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Mom For Now: What It Means to Be an 'Interim Boarding Care Provider'

Mom For Now: What It Means to Be an 'Interim Boarding Care Provider'

Baby J was hospitalized and the buck stopped with me...except it didn't. 

"Jedidiah" was my 20th baby. Well, not really. He was only my 17th. Still not better? Here's the truth: I'm an interim boarding care provider with a local adoption agency--kind of like a foster mom. With the help of my family, I feed, burp, swaddle, and change the baby placed in my care until her forever family is ready for her. I wear her everywhere and awaken with her at night. When talking to the babies, my children refer to me as "Eema," the Hebrew word for "Mommy," as in, "Eema's going to change you now...hang on baby, Eema's just making a bottle."

I've had babies in my care for as short as five days and as long as nine and a half weeks. Some of my babies return to their biological families; most are adopted. None of my babies were taken from their birth moms--mom just didn't know if she was able to parent.

On a warm Monday afternoon, Jedidiah woke from his nap, and I picked him up to give him a bath. He felt unusually hot. In my 11-and-a-half years of parenting newborns, I have felt feverish babies--but never one three weeks old. I ran a temporal scanner across his forehead, wondering if it was just the ambient heat. The reading came back: "101.3." After confirming the high temperature, I called my case worker to let her know I was alerting Jed's pediatrician. 

RELATED: Becoming a Foster Parent

At first, the doctor asked me if it would be inconvenient to drive to her Upper East Side office. Of course it would. If she could wait until tomorrow to see Jed, it would work better for my schedule. She quickly countered that she'd like to see Jed before the end of the day. As I started to make arrangements to get my kids' carpool responsibilities covered, my case worker called back: the doctor had changed her mind, and I should bring Jed to an emergency room.  

"Mom?" they asked me in the ER. Shorthand, I knew, for, "Is this your baby? He's a lot darker than you."

"Why do you need to know?" I replied. I wasn't being combative. I just needed to know why they were asking. If they needed insurance information, they'd have to check with the adoption agency. If they needed to instruct someone regarding his follow-up care, they'd talk to me.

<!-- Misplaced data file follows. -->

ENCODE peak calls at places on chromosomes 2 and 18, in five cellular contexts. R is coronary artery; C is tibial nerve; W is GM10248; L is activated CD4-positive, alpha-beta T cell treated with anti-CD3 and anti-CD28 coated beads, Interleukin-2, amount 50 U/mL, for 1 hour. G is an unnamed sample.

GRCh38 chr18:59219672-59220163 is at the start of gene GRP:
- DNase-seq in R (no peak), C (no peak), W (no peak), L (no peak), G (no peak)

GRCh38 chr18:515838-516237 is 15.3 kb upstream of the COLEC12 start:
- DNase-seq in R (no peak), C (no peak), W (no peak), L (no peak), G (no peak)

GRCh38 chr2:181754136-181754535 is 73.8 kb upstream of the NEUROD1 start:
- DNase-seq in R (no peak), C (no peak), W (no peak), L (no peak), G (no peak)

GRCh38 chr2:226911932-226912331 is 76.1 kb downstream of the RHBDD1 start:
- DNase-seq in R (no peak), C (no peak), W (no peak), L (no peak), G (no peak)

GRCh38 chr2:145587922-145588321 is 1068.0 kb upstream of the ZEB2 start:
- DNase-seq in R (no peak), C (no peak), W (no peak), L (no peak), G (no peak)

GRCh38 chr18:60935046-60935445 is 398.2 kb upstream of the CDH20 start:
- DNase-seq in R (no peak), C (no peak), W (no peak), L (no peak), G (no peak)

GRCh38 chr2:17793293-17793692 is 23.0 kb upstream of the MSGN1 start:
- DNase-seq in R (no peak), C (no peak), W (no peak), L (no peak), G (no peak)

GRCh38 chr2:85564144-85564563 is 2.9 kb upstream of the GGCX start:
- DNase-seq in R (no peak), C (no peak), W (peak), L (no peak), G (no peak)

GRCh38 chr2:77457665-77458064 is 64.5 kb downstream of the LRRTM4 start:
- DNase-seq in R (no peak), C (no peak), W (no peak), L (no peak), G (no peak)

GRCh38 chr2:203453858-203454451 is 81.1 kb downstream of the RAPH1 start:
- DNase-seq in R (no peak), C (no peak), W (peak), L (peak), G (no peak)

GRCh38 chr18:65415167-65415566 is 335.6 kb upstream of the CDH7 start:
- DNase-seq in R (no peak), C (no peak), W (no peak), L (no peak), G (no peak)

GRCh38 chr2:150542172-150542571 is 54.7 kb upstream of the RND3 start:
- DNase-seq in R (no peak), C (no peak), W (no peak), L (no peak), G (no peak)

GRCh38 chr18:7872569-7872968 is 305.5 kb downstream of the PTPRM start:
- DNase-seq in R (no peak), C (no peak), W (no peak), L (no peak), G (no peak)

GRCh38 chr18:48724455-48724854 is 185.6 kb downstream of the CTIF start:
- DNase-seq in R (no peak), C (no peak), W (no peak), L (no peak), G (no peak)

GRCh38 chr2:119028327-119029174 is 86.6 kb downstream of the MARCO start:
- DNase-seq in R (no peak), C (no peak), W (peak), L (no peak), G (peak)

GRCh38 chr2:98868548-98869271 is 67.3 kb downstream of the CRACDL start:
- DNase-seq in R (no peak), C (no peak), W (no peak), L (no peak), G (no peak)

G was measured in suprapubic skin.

But I wasn't the mom.

It became clear that Jed was going to need to be in the hospital for at least the rest of the day. I texted my husband, "I'm sorry this is so inconvenient. I'm pretty sure I'm making the right choice by staying here with him." I felt guilty taking so much time away from my own children and saddling my husband with all the nighttime parenting responsibilities.

His response came back immediately. "What other choice do you have? Do NOT leave him."

I don't ever feel sorry for the babies in my care. I truly consider them to be my babies. But at that moment, I did feel sorry for Jedidiah. I brought him in, I was holding him, feeding him, changing his diaper, but I wasn't his mother. In that moment, it was as if he didn't have a mother, didn't have anyone to make decisions about his care.

Jedidiah started to fall asleep in my arms. My chair was uncomfortable, so I placed him in the crib. "BEEP BEEP BEEP," one of the monitors screamed. He started to cry, so I picked him up. I wasn't sure which of the several monitors he was attached to were going off, so I adjusted them all. The beeping stopped, and he began to fall back asleep.

A few minutes later, I put him back down in the crib. He cried again. The monitor started beeping, again. I held him, adjusted those leads again, and re-set the monitor. I tried to find a comfortable position so I could continue to hold him until he fell asleep again. "Third time's the charm," I thought. And, once he was asleep, I placed him in the crib. But again, Beep beep beep beep!

I watched the numbers on the monitor rise: 183...196... Beep beep beep beep! He was crying again. Two nurses came in with our doctor. One nurse ran to the monitor. The doctor rushed over to the crib and started adjusting the leads. Jedidiah was still crying. 196...207…

"Can I pick him up?" I asked. No answer. "Can I hold him? Please?" My hands reached around Jed and I scooped him up. 207...203... I held him close to my chest, snuggling him between my shoulder and my neck. 203...196... I hummed into his ear as the numbers kept falling. 196...187... The beeping stopped.

"I'm just going to hold him," I said. "He'll be fine now."

I sat for the next couple of hours holding "my" baby in my arms as he slept. His heart rate remained stable, elevated only slightly due to his fever. He'd be fine. No one had to feel sorry for him. I, his "eema," would stay with him while the doctors and nurses worked to rid him of his infection. One day, I would tell his forever mom, whoever she turned out to be, all about his hospital stay. His infancy was going to be different than some other babies' because one woman brought him into the world, another woman cared for him in his earliest infancy, and another would parent him for the rest of his life.

Different. Not necessarily worse than or sadder than.

"Are you the mom?" they had asked me.

"I am today."

RELATED: Find adoption resources near you.

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Ann Lapin


 Ann and her family live in Riverdale, NY. They have been an interim boarding care family for over four years. Ann owns a Mary Kay business and teaches classes at Fit Figure Boot Camp in the northwest Bronx. When no one else is watching, she updates her blog and finds ways to avoid cooking at all costs.

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